PGA Tour Honors Palmer With Full-Page Ad Ortiz Promotes Food Line On "Late Night" Paralympian Promoted As Public Speaker In SI BMW Joins Andretti To Compete In Formula E Stats Unveils New Logo, Brand Strategy Palmer Leaves Unique Marketing Legacy Analysts Bullish On Under Armour-Kohl's Deal Cubs Sue Area Merch Vendors For Infringement Evan Williams Bourbon Signs With MLB Could Nike Golf Apparel Presence Increase?
SBD/April 22, 2011/Marketing and Sponsorship
Chargers' Weddle Accuses Bayer, Athlon Of Unauthorized Use Of His Image
Published April 22, 2011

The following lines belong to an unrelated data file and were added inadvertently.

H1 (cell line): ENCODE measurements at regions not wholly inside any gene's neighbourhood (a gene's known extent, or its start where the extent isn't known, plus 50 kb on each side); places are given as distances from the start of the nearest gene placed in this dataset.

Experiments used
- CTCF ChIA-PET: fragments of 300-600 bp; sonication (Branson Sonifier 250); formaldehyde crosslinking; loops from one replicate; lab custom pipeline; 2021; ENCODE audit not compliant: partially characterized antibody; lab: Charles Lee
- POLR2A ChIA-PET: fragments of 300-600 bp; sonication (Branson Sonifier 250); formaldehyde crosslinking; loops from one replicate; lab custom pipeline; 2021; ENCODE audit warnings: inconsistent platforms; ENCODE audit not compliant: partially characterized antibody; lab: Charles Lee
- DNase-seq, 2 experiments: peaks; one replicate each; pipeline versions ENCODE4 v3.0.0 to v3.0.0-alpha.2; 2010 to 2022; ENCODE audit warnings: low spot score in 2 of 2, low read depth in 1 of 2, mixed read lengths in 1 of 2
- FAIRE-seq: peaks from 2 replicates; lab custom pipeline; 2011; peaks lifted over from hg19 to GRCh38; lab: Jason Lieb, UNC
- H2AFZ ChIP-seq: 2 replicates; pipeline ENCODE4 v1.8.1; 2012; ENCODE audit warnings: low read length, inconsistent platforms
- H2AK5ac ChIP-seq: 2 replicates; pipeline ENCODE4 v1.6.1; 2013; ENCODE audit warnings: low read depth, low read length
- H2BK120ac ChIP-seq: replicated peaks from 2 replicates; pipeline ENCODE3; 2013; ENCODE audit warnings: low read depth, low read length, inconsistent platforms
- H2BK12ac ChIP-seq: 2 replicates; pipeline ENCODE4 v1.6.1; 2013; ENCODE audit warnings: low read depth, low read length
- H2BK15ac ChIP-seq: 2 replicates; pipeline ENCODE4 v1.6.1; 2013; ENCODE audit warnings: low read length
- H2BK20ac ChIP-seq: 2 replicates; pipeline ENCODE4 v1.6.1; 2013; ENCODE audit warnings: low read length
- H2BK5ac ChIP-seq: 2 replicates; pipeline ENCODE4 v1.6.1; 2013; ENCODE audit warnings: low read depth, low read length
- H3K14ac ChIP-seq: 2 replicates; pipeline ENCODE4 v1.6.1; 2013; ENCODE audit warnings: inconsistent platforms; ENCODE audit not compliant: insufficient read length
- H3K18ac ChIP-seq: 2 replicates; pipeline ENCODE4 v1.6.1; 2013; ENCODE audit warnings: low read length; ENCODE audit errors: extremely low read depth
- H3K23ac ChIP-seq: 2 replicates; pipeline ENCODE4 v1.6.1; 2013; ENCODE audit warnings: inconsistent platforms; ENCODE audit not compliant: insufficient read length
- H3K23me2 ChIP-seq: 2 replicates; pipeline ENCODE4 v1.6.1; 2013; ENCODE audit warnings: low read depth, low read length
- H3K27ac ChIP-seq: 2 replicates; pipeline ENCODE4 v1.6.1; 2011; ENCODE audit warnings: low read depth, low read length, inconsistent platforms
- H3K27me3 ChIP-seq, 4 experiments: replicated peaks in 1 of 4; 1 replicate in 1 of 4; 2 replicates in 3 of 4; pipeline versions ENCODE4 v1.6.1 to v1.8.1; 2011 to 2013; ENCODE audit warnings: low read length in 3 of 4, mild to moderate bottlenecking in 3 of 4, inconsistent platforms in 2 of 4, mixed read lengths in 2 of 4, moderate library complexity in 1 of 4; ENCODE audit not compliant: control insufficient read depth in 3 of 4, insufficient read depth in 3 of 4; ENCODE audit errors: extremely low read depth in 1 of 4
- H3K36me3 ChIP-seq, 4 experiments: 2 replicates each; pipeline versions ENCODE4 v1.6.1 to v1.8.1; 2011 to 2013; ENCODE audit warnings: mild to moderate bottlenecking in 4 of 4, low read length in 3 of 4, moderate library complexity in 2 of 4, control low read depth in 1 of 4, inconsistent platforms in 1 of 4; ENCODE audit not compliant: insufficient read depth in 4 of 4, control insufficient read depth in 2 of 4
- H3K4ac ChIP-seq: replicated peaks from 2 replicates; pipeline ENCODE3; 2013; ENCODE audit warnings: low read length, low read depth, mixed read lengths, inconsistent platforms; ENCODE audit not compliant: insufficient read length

IN THE DARK: THE CHRONICLE OF HIGHER EDUCATION's Brad Wolverton noted College Sport Research Institute conducted a survey in which it "asked 3,000 football and men's basketball players if they realized that, by signing a consent form the NCAA requires them to hand over before suiting up, they were giving the association and its licensees permission to profit from their image or likenesses." Nearly 300 players responded to the survey, and "almost half said they didn't understand what rights they were signing away." Four out of 10 said that there "should be additional information clarifying how the NCAA uses their images." St. Louis Univ. sports business professor Anastasios Kaburakis, the study's lead author, noted that 54% of respondents "thought that by appearing in video games bearing their images or likenesses, they were endorsing those commercial goods." Vermont Law School Sports Law Institute Dir Michael McCann said that the results "could prove valuable for lawyers in Ed O'Bannon's closely watched case against the NCAA" (CHRONICLE.com, 4/20).